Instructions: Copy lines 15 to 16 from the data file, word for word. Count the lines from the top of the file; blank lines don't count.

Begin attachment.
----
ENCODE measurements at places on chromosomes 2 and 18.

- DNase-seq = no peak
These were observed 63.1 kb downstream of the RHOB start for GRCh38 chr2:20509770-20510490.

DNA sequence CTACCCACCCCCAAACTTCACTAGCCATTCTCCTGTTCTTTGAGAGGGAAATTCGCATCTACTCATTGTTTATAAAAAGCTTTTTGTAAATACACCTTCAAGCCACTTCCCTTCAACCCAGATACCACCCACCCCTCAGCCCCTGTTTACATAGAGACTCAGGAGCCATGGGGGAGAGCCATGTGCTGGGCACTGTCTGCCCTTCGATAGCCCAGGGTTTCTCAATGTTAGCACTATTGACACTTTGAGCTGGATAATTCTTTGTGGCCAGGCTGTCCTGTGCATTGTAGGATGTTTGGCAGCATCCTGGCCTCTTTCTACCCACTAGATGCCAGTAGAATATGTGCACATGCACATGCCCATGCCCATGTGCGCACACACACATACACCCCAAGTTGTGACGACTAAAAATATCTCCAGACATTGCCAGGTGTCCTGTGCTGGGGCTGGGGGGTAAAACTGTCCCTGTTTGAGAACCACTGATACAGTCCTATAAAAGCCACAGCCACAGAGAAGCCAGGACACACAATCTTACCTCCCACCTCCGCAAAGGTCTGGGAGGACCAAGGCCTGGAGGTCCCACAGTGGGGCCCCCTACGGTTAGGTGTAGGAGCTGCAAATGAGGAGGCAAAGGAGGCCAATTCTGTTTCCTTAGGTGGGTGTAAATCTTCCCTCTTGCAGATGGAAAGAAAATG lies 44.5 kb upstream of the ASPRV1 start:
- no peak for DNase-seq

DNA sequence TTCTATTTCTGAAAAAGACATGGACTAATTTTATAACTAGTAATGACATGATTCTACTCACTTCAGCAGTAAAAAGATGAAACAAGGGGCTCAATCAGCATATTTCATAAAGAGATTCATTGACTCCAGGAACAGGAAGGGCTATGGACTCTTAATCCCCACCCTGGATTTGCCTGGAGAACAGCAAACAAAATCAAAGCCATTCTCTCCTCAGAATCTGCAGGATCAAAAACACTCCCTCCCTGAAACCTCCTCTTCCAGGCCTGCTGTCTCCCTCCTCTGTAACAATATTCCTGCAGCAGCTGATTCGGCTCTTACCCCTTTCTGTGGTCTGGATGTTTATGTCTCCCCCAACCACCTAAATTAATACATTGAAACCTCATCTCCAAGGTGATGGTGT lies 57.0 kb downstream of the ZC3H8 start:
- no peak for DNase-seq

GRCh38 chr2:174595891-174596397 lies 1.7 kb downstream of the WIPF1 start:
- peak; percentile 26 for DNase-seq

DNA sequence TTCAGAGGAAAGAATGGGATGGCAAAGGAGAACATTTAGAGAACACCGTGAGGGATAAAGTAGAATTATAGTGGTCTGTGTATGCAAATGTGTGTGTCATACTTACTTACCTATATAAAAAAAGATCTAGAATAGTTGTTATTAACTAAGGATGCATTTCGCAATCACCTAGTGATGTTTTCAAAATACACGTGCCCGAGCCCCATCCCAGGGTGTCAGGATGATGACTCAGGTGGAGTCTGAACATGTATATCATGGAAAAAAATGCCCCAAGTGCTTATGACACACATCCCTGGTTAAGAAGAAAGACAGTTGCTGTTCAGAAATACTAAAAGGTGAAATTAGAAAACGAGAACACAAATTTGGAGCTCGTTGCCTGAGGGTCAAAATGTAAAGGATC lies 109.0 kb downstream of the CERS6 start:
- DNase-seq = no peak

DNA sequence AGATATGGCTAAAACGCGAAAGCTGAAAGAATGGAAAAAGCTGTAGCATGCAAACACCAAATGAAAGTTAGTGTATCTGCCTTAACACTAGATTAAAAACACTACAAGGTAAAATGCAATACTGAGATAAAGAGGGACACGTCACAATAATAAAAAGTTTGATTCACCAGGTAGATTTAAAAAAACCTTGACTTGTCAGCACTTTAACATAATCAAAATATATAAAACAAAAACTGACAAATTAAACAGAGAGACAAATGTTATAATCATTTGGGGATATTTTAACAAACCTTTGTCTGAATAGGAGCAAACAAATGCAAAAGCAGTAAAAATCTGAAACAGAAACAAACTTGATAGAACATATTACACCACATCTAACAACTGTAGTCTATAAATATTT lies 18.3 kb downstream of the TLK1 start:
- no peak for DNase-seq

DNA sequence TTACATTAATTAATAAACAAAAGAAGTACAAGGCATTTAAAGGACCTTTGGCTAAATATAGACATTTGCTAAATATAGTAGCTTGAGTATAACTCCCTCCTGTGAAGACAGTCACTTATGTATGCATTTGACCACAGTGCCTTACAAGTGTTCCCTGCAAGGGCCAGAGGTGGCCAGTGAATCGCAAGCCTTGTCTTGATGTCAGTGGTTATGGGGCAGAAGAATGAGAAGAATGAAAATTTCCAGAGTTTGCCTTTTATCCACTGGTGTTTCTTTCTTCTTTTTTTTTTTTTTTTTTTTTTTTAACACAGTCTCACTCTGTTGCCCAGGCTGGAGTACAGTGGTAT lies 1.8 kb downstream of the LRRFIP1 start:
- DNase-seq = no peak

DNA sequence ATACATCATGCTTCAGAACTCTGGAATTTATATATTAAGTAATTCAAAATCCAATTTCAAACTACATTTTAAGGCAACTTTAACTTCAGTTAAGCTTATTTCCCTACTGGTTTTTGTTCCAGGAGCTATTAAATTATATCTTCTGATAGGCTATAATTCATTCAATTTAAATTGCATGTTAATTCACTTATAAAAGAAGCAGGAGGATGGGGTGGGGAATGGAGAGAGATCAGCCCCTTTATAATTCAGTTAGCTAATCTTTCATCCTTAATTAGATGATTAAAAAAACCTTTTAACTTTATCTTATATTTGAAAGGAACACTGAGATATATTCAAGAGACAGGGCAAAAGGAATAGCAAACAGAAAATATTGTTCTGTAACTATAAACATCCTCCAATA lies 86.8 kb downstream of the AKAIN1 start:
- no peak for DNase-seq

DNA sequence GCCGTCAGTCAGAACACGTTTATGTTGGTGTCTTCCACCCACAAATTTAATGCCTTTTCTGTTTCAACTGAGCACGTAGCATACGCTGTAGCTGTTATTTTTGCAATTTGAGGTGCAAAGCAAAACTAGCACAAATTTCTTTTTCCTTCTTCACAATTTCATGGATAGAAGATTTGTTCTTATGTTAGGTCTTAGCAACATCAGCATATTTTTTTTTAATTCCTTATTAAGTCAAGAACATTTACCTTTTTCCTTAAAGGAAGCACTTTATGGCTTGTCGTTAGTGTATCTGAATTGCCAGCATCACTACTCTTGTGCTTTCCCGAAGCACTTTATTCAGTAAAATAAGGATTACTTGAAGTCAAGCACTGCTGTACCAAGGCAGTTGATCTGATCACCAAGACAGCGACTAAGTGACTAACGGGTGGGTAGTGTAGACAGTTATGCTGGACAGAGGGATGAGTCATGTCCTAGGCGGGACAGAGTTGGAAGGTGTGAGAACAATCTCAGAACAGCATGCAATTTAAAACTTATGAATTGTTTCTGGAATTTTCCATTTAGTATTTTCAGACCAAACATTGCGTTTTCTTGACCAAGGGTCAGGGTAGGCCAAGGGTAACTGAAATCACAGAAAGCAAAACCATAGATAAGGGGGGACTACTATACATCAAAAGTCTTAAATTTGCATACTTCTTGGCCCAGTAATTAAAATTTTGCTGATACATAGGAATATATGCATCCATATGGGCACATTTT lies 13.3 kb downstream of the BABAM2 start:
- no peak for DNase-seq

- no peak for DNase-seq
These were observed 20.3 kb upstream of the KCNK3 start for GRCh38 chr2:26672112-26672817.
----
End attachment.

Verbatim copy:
- DNase-seq = no peak

DNA sequence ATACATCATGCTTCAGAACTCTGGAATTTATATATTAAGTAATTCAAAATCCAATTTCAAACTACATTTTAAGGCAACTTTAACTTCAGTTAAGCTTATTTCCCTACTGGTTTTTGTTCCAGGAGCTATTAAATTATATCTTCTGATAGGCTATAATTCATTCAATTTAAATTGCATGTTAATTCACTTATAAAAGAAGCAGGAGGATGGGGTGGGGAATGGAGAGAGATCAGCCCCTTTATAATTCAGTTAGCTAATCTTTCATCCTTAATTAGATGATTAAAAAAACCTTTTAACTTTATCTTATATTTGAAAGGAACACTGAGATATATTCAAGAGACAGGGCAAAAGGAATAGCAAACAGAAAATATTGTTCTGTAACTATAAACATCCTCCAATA lies 86.8 kb downstream of the AKAIN1 start: